110

Apache Commons IO has a nice convenience method IOUtils.toString() to read an InputStream to a String.

Since I am trying to move away from Apache Commons and to Guava: is there an equivalent in Guava? I looked at all classes in the com.google.common.io package and I couldn't find anything nearly as simple.

Edit: I understand and appreciate the issues with charsets. It just so happens that I know that all my sources are in ASCII (yes, ASCII, not ANSI etc.), so in this case, encoding is not an issue for me.

4

9 Answers 9

86

You stated in your comment on Calum's answer that you were going to use

CharStreams.toString(new InputStreamReader(supplier.get(), Charsets.UTF_8))

This code is problematic because the overload CharStreams.toString(Readable) states:

Does not close the Readable.

This means that your InputStreamReader, and by extension the InputStream returned by supplier.get(), will not be closed after this code completes.

If, on the other hand, you take advantage of the fact that you appear to already have an InputSupplier<InputStream> and used the overload CharStreams.toString(InputSupplier<R extends Readable & Closeable>), the toString method will handle both the creation and closing of the Reader for you.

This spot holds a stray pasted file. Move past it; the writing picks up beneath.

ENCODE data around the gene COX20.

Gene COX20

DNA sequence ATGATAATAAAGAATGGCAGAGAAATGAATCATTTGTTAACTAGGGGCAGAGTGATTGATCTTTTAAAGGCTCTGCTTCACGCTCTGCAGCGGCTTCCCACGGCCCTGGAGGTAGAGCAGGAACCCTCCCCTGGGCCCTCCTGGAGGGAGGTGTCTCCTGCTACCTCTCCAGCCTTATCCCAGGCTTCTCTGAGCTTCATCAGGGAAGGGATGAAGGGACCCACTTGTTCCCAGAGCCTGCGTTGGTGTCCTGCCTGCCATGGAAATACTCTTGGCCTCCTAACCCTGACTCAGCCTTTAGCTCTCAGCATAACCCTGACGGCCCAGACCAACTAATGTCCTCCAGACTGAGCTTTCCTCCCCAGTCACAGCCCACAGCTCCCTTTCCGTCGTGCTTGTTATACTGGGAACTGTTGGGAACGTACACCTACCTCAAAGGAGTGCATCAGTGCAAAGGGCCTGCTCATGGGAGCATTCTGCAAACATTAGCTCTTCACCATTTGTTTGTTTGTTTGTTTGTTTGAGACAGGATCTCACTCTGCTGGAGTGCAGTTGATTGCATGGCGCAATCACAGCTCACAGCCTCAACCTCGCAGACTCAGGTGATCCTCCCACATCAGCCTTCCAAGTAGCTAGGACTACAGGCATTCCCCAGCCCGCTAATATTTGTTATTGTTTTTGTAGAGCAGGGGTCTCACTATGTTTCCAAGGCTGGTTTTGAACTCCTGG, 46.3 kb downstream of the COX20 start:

This is exactly what Jon Skeet suggested, except that there isn't actually any overload of CharStreams.newReaderSupplier that takes an InputStream as input... you have to give it an InputSupplier:

InputSupplier<? extends InputStream> supplier = ...
InputSupplier<InputStreamReader> readerSupplier = 
    CharStreams.newReaderSupplier(supplier, Charsets.UTF_8);

// InputStream and Reader are both created and closed in this single call
String text = CharStreams.toString(readerSupplier);

The point of InputSupplier is to make your life easier by allowing Guava to handle the parts that require an ugly try-finally block to ensure that resources are closed properly.